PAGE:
Capitalising on some ‘pulled from the headlines’ impetus, James Patterson collaborates with Alex Abramovich and Mike Harvkey to bring readers into the troubled life of former NFL star Aaron Hernandez, exploring his rise to fame before he stumbled and crashed into a legal quagmire that would eventually lead to his suicide in 2017. While football may not have been the first thing people considered when mentioning Connecticut, anyone who had heard of Aaron Hernandez might feel differently. A powerhouse in high school, Hernandez excelled both on the field and along the basketball court. His phenomenal rise to fame saw college scouts attending many of his games, hoping to secure his talents with lucrative financial offers. However, Hernandez was not all about football in his small community. Both he and members of his family had ties to gangs and drug dealers, something that Hernandez used to his advantage throughout his high school career. After graduating at seventeen, Hernandez made the leap to college ball, choosing the University of Florida over local UConn, where he obtained an early taste of stardom. He could walk around town and be noticed, receiving freebies at every turn. Additionally, he could waltz into clubs and be the centre of attention, though this might sometimes lead to a flair in that Puerto Rican temper for which he was so well known back home. After numerous dust-ups and shady ties to local dealers, Hernandez began to subsist in a life away from football, where guns, weed, and other illicit items crossed his path on a daily basis. Still, as a star player, some of his failed drug tests were swept under the rug so that Hernandez could remain on the field. When it was time for the NFL Draft, Hernandez went in a later round, much to his dismay, but was chosen by the illustrious New England Patriots, a team on the verge of creating a dynastic powerhouse. His playing days were filled with receptions and his star continued to rise, still being protected by the team. However, Hernandez began to run in some very troubling circles, dodging being fingered at brawls and shootings by mere minutes. When a disagreement with an acquaintance went too far and the man lay dead from gunshot wounds, Henandez ended up with literal blood all over his hands and tried to play it cool, only to lead police to his doorstep. In a shocking revelation, the sports world was abuzz when Aaron Hernandez was arrested for murder, forcing the NFL and Patriots to rush in the other direction, their attempt to disassociate with him at soon as possible. Hernandez left evidence at the scene and created a tepid alibi soon dispelled by the prosecutor. Stunned, football fans watched as Hernandez went to trial for over two months before a verdict came in. From there, the spiral down seemed never-ending, with an abyss awaiting him, his future forever tarnished. While the NFL had dealt with many errant active players, the Aaron Hernandez situation might have been its largest stain to date. The authors run with this story and have created a wonderful read, easy for anyone with a passing interest to digest. Less the traditional Patterson fare, but still highly entertaining and a great filler read.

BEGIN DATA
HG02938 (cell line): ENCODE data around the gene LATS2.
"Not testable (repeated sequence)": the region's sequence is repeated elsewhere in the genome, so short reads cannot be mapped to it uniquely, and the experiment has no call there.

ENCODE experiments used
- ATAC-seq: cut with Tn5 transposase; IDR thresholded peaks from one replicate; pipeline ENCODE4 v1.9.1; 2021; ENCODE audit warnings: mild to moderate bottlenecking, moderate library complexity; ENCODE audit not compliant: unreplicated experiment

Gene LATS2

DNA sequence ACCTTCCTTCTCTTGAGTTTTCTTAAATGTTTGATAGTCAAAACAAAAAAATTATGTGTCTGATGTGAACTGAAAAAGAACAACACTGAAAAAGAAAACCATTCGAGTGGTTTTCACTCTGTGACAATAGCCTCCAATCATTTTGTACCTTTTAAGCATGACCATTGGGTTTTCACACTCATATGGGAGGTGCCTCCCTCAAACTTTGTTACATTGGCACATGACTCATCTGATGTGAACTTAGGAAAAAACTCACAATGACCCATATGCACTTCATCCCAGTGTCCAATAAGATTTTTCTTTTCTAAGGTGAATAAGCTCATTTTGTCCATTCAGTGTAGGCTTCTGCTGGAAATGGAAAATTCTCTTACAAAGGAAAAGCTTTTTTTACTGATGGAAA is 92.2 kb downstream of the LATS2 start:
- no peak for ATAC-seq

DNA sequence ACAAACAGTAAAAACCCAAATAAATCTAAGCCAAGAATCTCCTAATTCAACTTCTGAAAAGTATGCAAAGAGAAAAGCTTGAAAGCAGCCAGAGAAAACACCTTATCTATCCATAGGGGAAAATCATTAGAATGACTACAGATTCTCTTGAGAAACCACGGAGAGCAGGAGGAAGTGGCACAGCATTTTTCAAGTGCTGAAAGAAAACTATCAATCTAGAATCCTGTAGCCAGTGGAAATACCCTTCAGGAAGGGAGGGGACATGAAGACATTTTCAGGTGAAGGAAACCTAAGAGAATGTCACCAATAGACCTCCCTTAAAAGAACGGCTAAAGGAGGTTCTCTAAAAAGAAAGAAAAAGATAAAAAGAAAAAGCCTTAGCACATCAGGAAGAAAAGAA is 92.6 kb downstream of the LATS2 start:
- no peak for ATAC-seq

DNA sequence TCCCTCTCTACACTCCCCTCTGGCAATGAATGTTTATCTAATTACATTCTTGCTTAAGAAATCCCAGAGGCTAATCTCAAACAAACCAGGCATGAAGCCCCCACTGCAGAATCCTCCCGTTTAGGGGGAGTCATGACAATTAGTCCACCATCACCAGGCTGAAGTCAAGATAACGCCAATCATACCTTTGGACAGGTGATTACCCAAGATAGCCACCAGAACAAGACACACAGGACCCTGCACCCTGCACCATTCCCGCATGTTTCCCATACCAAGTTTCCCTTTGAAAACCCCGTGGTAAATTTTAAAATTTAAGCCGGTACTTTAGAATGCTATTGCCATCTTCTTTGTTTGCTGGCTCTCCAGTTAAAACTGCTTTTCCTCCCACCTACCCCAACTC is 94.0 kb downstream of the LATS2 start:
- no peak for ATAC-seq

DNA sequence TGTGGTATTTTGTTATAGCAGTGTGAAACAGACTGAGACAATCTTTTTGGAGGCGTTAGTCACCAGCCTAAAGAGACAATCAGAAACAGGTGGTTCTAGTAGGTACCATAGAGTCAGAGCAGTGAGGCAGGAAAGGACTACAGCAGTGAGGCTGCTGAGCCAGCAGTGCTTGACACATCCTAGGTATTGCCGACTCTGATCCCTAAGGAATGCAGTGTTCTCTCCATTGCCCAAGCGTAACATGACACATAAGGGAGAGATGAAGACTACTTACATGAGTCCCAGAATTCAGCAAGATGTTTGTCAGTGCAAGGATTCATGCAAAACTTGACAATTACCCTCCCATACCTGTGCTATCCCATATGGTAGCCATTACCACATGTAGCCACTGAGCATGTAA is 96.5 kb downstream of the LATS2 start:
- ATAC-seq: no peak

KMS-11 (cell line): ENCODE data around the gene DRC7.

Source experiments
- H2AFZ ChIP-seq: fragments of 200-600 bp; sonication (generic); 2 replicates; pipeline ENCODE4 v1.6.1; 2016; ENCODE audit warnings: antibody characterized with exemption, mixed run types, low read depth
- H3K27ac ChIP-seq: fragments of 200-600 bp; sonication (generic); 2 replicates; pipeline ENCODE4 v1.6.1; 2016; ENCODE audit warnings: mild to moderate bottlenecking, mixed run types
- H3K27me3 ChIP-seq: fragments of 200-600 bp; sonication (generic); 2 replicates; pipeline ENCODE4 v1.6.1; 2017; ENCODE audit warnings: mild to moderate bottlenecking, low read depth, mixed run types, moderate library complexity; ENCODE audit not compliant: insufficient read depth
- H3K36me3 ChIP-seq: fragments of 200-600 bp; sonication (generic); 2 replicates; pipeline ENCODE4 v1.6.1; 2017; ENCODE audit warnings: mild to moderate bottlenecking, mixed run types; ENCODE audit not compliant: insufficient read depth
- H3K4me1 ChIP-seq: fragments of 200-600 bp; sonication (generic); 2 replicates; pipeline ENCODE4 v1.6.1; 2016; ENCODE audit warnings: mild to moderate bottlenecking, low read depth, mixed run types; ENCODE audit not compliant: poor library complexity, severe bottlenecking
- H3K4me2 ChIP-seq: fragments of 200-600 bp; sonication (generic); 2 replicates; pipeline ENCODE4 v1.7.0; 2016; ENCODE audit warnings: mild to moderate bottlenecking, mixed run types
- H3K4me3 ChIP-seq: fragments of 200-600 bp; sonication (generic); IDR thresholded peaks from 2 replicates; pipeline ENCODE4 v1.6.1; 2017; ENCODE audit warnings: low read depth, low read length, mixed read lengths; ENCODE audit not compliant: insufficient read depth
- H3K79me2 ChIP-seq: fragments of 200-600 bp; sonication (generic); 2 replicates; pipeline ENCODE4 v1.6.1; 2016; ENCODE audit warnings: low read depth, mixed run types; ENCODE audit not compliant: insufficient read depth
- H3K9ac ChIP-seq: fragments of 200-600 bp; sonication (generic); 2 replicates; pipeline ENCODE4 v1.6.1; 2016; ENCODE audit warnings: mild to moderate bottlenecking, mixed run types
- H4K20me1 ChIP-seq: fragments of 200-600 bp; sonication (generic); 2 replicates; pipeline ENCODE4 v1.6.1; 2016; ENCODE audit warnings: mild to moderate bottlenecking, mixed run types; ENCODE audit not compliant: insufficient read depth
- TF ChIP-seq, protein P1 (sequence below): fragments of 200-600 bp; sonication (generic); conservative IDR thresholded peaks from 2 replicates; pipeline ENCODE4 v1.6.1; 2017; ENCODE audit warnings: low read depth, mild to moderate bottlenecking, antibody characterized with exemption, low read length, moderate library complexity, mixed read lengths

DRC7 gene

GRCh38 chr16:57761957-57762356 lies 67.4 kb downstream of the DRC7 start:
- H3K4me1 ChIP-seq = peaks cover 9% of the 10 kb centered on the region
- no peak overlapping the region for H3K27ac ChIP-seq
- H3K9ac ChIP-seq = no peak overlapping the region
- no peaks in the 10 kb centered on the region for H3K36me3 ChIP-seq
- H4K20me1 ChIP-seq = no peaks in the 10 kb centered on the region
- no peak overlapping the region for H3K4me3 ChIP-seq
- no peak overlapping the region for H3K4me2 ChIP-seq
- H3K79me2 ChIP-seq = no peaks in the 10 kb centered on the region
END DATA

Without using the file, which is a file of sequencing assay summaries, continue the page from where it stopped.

I have noticed that Patterson has been busy as he branches out in many directions of late, tapping into the world of non-fictional crime to broaden his horizons. Working alongside Alex Abramovich—a collaborator on some of his BookShot short pieces—and Mike Harvkey, Patterson brings to life this second famous individual who found a life of crime too tempting to leave on the shelf. Aaron Hernandez is the central character, obviously, and his rise to fame is shown effectively in the early parts of the book, as this young phenom gets an early taste of the limelight. His play on the field could not be discounted, even if individuals knew all about his extra-curricular activities. However, this quick intoxication and seeming ‘untouchable’ status is shown as the book progresses, allowing the reader to revel in the continues foibles. The authors illustrate this on numerous occasions as the reader can see red flags popping up throughout. The narrative builds effectively, offering the reader more detail with each chapter—short, in the Patterson style—and culminates in Hernandez’s personal realisation that he had lost it all, though the epilogue does open a new set of questions. The writing style is effective in a non-fiction sense and keeps the reader wanting more, without getting too outlandish. There are a significant number of facts layered throughout, though the pile is not overwhelming and permits the reader to digest it all. The impact of this helps push the story through to the end, attempting to secure the reader’s belief that Hernandez was guilty and deserved his incarceration. Unfortunately, in a way, there are many superstars whose lives could be detailed in such a book, leaving me to hope that Patterson will find more to publish in the years to come.
Kudos, Messrs. Patterson, Abramovich, and Harvkey. This was an wonderfully entertaining piece and I hope more collaborations will permit readers to see other cases like this receiving their time in the spotlight.
A Book for All Seasons, a different sort of Book Challenge: https://www.goodreads.com/group/show/248185-a-book-for-all-seasons